May hiking: the month of water

May has passed by and thus it’s time to look back at my hikes during that month. While April was about rocks, May was about water.

9.5. – A hint of warm days

2019 was extremely hot here – so hot that it was pretty much summer since mid-April by both day and night temperatures.

2020 is the exact opposite, night temperatures were often dropping below 5°C and day temperature stayed in 15-20°C range. In other words, the weather was NORMAL, of all things, and that’s something I haven’t seen in a while.

My first hike was on one of the warmest of those normal days, and the morning was even quite sunny, giving me this vibrant sight on the edge of a field. I started in a mountain pass and headed downhill, to reach a place in a valley, and seek a forgotten trail.

Forgotten did not mean hidden, though – so I found it easily. To my surprise, it was maintained on a very basic level (fallen trees cut just so one can pass). It led me around a mountain stream cascading down the valley – and thus I ascended on quite a steady pace.

It’s quite pity the trail did not stay closer to the stream in the nicest places – such as the two small waterfalls.

Anyway, after passing through this trail, I made my way to the plateau in the hills above. The dry winter had made its mark, painting the landscape in bleak colors. And the gathering clouds only helped it.

My descent was through a place I know well – and posted pictures of a few times before – so just one this time. The water level in the falls was higher than during most summers but lower than usual in May due to the lack of snow over the winter.

In the following days, rain became more frequent, but the weather got nice for the weekend…

16.5. – A relaxing loop

My next hike was to be a relaxing loop to see a place I also know well but to reach it from a different side.

Sometimes, it’s strange feeling to be in the foothills and see the relatively vast fields despite knowing I’m just over an hour’s ride from a major town.

Anyway, mid-May meant I could still get some nice flower photos…

…though I guess wild strawberry is technically not a flower.

Then, after a short ascension, I crossed another field. There, this domesticated horse was willing to pose for a short moment – I guess until it was clear I had no treat to give.

Crossing the whole field wasn’t that clam, though – the far end of the pasture was occupied by a large herd of cows and I believe I’ve mentioned how the difference in weight ratio unsettles me even with just one cow, let alone 100+, so I was careful to make no rush movements as I walked on.

After calming myself down with a snack, I continued towards the falls – a place in good reach meant it was relatively busy (at least for the present times) and so I took just a few photos (it’s not that long since I was there in Autumn 2018 where the colors seemed a better fit).

After which I was on my way to close the loop.

30.5. – Group travel reallowed

As the restrictions loosened, group travel was again a possibility. And it wouldn’t be me to be stopped from exploring by the fact I was a part of group tour – not even the fact I was the author/leader. Once giving everyone instructions for their chosen journey and guiding the driver to the drop-off points, I left on the very last one and went off in hopes of finding some hidden treasure.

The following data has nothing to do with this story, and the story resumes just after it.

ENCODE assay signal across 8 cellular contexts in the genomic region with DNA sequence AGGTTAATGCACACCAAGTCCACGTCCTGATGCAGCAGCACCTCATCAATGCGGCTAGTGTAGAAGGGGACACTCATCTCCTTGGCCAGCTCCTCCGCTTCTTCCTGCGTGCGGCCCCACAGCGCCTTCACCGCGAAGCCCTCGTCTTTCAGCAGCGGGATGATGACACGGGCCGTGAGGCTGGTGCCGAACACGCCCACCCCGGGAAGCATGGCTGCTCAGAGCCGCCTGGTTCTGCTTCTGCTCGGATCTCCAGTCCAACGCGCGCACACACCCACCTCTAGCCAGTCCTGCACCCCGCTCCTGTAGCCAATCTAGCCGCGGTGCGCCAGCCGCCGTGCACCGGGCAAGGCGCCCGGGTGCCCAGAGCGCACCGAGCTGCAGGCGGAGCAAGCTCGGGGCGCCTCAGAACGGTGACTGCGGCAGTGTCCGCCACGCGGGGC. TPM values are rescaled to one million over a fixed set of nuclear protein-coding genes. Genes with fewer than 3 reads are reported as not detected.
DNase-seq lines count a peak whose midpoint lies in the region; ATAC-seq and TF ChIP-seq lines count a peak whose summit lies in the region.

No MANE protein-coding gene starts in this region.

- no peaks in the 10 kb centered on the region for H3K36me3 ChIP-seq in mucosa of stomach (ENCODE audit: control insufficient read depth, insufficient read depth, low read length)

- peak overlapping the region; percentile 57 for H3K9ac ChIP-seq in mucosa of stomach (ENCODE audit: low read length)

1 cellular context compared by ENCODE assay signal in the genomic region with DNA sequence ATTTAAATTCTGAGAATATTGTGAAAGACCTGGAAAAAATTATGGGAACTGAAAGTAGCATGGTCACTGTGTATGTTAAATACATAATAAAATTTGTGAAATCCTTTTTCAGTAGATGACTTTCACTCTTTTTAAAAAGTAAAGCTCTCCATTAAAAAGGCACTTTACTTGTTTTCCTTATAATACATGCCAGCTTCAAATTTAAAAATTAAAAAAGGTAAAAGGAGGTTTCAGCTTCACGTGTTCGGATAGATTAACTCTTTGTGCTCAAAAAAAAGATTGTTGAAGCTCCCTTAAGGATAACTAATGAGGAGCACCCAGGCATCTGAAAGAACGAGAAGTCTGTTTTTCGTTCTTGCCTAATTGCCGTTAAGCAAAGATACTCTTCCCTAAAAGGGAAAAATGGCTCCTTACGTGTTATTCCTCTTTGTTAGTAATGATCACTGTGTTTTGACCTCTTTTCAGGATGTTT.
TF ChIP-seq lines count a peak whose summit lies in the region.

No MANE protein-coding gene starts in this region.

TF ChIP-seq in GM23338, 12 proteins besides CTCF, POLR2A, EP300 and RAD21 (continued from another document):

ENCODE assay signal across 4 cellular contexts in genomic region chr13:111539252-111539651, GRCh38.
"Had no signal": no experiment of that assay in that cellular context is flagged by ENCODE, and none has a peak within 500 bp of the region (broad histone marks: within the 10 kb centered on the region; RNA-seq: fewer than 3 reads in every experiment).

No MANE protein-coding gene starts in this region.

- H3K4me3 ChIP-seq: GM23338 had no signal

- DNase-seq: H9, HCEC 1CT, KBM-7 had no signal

And I found it, figuratively speaking – in the form of an unknown waterfall.

A few smaller cascades with the first waterfall in the background

Getting to the stream was quite easy – a lengthy walk an unused forest road.

The first major waterfall

It was getting from the bridge to the actual falls that was a challenge. A map from 2007 shows there should’ve been a path following the stream, but most of it was reclaimed by the woods since.

And the above-picture is a short section where there’s anything left of the path (and you can see a hint of one of the falls between the trees).

The second waterfall and the waterslide just below it

The place is a set of three ot four falls around 6-8m tall, several waterslides, and many smaller cascades. The total length of this vanished path is around 250 meters, featuring a 160m vertical climb.

The second major waterfall from above

Taking pictures was another challenge – sometimes I pretty much walked on the stream’s ‘shore’ – and finding a stable position on the wet stones during a steep uphill walk wasn’t easy.

The third major waterfall

Including the time needed to take photos, this 0,5km of wilderness took me 25 minutes to walk – but it was a time well spent, just me and the nature. Then, I headed towards the main trail, to two peaks I’ve shown many times even here on this blog (so I took no pictures, especially as I was shrouded by a cloud during my break on the peak), and then took the path down, searching for one more small waterfall.

And I managed to find it – while it was near a marked trail, the 50m wide strip of forest between the stream and the trail is enough to mask it well – I was searching for it with my ears, straining them to find where the stream rumbled the most.

After that, all I had left was to reach the village where we were to be picked up. And with that moment, another month worth of hiking was over.

So, that’s it for May 2020. I have some ideas for June, though I won’t share them yet. I want to visit some places a bit more out of reach – and if I manage to do so, you’ll know it, with pictures.

For now, stay healthy and have fun.

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